“Brexit; /ˈbrɛksɪt,ˈbrɛgzɪt/ noun – the withdrawal of the United Kingdom from the European Union.”

Picture this. It’s 2012. The world didn’t end. You’ve just been to see The Avengers, you loved it. Freddos still cost 17p. You’ve never heard the word Brexit. Life is good.

Back then, things were simpler. As a member of the European Union (EU), we had visa-free access to travel, study, and work in 27 different countries. Not to mention, arguably most importantly, the free movement of goods, capital, and services between them too. Then, following a referendum on June 23rd 2016, the British electorate voted to leave the EU with a 52% majority. The UK officially left on December 31st 2020.

We won’t delve here into the vote or the result. Whether you agree with it or not, the UK is no longer a part of the EU. What’s happened, happened (as Robert Pattinson’s Neil explains through Tenet, a movie only slightly less confusing than Brexit). There’s no changing that now.

What impact has Brexit already had on e-commerce?

First off, the good news: the UK and the EU have agreed there’ll be no taxes on each other’s goods when they cross borders, as well as a limitless amount of items that can be traded. Now the not-so-good news — all the post-Brexit red tape. 

Companies now face increased duties on goods originating outside the UK, higher courier fees, compulsory health certificates, VAT administration, and mountains of extra paperwork. This red tape at every stage of the e-commerce journey is already having an adverse effect on British businesses up and down the country.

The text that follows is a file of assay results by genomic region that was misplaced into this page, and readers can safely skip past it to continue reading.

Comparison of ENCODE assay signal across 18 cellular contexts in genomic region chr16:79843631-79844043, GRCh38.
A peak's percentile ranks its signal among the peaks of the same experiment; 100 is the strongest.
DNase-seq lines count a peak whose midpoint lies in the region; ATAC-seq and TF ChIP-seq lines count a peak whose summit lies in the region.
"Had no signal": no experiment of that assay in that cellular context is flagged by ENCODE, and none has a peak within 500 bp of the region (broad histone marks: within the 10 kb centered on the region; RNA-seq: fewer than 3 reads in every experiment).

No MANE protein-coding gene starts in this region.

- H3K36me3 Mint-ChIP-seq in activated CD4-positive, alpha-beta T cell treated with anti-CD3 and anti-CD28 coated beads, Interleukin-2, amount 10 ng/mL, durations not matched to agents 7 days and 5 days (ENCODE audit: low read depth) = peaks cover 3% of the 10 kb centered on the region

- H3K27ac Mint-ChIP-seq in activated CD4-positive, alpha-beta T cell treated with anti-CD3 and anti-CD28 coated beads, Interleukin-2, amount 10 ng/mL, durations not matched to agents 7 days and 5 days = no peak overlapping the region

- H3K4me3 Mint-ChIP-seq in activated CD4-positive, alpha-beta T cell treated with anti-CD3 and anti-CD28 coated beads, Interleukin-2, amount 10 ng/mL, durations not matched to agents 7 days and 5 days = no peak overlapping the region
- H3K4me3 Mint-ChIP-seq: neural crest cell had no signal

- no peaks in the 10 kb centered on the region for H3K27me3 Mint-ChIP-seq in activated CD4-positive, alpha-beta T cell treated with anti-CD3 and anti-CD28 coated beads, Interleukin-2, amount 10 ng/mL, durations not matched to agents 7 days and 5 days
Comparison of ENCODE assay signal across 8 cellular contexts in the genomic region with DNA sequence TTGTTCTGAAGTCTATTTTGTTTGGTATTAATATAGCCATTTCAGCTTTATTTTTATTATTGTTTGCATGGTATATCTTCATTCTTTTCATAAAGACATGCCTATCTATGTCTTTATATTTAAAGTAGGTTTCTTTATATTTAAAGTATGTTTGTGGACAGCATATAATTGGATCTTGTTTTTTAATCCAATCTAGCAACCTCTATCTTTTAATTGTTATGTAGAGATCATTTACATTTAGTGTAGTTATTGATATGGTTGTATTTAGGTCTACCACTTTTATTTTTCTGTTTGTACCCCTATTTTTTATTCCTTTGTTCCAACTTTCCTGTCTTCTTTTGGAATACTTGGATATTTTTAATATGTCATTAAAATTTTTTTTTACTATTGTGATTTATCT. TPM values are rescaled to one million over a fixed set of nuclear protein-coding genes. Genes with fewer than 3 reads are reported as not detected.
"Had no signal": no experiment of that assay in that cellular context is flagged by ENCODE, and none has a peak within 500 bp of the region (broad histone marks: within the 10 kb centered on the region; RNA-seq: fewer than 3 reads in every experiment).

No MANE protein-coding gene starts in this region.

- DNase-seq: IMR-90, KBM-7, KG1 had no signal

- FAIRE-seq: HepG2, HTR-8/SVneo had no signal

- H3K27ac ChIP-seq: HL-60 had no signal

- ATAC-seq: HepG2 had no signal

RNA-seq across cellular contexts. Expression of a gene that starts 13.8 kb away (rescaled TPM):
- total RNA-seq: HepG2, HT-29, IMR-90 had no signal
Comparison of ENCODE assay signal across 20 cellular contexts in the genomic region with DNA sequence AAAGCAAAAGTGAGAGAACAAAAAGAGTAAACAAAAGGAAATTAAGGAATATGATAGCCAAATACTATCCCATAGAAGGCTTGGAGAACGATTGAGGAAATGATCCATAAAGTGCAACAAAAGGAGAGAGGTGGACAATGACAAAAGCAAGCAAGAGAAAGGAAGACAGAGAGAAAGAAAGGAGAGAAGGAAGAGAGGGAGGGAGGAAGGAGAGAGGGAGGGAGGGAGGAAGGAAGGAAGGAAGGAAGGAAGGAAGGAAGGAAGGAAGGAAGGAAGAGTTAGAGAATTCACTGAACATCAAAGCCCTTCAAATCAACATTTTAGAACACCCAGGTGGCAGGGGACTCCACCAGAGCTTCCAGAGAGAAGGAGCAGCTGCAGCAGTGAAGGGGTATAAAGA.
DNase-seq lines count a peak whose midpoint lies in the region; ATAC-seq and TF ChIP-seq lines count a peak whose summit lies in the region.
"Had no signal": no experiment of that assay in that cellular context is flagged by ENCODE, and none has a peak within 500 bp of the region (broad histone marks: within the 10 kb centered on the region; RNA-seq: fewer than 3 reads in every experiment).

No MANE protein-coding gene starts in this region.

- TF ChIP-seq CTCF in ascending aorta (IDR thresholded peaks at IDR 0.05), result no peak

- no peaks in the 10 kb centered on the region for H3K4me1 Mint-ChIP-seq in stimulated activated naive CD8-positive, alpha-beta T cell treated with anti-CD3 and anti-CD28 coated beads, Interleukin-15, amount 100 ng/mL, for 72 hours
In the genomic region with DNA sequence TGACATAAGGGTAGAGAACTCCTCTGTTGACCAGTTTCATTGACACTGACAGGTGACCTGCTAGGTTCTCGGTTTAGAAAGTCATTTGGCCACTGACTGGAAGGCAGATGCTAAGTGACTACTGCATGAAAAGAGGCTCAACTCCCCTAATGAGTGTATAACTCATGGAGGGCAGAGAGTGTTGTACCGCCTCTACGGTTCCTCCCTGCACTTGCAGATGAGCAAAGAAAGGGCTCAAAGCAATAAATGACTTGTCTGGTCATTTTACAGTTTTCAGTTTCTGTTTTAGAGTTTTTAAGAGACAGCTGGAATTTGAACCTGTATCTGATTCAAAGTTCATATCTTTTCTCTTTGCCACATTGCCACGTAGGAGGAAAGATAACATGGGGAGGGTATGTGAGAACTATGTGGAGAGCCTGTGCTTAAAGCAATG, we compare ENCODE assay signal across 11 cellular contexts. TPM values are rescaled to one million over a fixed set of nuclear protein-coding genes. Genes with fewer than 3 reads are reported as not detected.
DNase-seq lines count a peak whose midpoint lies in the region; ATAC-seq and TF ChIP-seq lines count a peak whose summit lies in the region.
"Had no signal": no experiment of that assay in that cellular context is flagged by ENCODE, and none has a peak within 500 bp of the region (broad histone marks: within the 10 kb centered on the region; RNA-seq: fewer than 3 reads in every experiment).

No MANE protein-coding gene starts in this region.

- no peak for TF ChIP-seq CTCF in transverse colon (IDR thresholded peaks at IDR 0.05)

In fact just recently Peter Cowgill, chairman of JD Sports (think Dick’s Sporting Goods), told the BBC that the Brexit red tape and delays in shipping goods to mainland Europe meant extra costs in the “double-digit millions.” 

So what’s the solution?

Sure, you could raise your prices to cover the extra costs. But all that’s going to do is price you out of the market. So let’s put a fat red line through that one. How about opening a distribution centre for your business within the EU?

This seems to be the imminent solution for many UK companies. The Department for International Trade (DIT) is already advising companies to register a firm or establish a warehouse inside the EU single market to bypass border and VAT issues. Some 500+ UK-based companies have already inquired about setting up a branch in the Netherlands. Red lights instead of red tape is clearly an attractive prospect to business owners. 

But, and of course there’s a but, unlike large enterprises, most smaller businesses don’t have the resources or manpower to do this. Even if they did, doing so defeats the entire purpose of Brexit. Creating EU jobs and paying EU taxes won’t fly with UK consumers, regardless of whether they vote to leave or stay. Without wishing to sound like Nigel Farage, forget the EU. Instead, let’s show you how to win over UK consumers.

1) Sampling

Sampling is a sure-fire way to drive brand awareness, increase sales, and build customer loyalty. It works by asking consumers if they’d like to experience a product in exchange for their honest feedback, whether through a review or on social media (or both). This allows you to collect and amplify content from real customers in the hopes of influencing new buyers.